BOULDER, Colo. - As the Taliban once again takes control of Afghanistan, a CU Boulder expert on women's organizations in the region said Afghan women are in danger of losing many of the rights and freedoms they’ve gained over the past two decades.
“The gains that women have made in some cases were contingent on international aid and influence, and so as that goes away, women’s ability to have that influence and participate in public, political, and economic life will be challenged,” Jennifer Fluri, a feminist political geographer and geography professor at CU Boulder said.
Fluri said the fate of women’s rights is unclear. But in the past, the Taliban banned women from participating in civil society.
“Women in Afghanistan under the Taliban weren’t allowed to leave their homes without full coverings and being escorted by a male relative. They couldn’t work, couldn’t go to school. There wasn’t many, if any opportunities for women other than remaining at home,” Fluri said. “So many women are reliving the trauma that they lived through in the late 90s, particularly women that remember that time.”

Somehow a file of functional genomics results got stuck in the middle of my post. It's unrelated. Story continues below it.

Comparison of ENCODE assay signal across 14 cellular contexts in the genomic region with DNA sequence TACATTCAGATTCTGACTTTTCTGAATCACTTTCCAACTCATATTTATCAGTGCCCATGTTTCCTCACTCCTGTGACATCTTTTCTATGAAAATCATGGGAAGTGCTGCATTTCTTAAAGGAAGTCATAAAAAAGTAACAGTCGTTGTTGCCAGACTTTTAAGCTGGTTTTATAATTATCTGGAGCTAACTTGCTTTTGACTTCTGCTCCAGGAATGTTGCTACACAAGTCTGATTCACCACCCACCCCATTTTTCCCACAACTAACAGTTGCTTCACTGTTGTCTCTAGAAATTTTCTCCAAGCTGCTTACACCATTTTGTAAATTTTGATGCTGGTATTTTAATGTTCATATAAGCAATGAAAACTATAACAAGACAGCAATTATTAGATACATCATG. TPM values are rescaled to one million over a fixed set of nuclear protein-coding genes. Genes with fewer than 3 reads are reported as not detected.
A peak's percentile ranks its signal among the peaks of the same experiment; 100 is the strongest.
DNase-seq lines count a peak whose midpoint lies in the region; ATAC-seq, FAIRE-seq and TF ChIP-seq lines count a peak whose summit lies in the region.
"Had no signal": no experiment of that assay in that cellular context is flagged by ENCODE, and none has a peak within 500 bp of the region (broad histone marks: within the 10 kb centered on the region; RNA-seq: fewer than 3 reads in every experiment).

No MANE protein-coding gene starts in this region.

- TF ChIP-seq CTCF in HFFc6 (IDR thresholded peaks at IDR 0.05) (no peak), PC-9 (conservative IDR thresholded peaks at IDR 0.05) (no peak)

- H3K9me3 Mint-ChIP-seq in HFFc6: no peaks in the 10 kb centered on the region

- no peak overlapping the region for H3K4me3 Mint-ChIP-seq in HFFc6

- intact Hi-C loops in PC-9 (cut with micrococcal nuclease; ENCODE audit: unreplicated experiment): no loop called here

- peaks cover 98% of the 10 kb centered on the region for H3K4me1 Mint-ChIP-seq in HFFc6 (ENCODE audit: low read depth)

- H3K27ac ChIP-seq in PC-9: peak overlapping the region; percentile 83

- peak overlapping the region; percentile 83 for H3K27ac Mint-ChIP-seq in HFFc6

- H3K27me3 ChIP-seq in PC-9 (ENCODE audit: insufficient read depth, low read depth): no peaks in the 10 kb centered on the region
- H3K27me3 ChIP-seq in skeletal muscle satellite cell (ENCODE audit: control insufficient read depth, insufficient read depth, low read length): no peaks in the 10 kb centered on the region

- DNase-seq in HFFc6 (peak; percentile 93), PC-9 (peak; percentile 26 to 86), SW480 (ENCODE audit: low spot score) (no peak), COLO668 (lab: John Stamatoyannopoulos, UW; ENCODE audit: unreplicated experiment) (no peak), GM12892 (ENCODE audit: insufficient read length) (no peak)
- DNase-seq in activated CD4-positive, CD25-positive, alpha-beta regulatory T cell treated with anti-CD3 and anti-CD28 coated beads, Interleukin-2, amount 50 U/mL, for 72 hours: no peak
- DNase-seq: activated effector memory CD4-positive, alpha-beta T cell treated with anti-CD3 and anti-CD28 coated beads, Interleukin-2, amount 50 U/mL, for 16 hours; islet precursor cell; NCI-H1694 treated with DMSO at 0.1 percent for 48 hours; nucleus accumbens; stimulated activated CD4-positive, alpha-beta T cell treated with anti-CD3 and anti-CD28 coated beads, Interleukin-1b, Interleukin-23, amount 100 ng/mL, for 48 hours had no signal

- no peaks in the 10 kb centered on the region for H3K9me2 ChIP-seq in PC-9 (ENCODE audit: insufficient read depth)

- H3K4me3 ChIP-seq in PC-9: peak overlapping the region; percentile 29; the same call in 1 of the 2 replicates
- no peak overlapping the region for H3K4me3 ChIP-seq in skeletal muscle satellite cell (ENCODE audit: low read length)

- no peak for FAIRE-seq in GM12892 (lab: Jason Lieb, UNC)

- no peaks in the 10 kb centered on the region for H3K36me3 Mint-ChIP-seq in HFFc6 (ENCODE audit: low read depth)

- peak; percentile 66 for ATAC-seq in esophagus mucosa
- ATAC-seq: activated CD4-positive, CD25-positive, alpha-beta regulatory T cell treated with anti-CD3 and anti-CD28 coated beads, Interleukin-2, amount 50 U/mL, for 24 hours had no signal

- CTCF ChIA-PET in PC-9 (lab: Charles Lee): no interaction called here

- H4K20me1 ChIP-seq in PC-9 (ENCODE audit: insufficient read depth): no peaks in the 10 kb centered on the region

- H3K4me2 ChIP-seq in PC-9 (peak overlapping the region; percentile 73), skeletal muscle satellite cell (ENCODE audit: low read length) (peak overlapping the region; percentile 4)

When the United States and other countries stepped in after forcing the Taliban out of the country, for the first time in a long-time women began going to school, became members of parliament and worked for the government.
“Now that the government has fallen, what happens to the women that were in parliament, that were in civil society organizations, that women led?” Fluri asked.
Fluri said right now, no one truly knows what will happen next. But when the Taliban was in control last time, many brave women fought back.
Fluri suspects women will eventually organize again, and fight against oppression.
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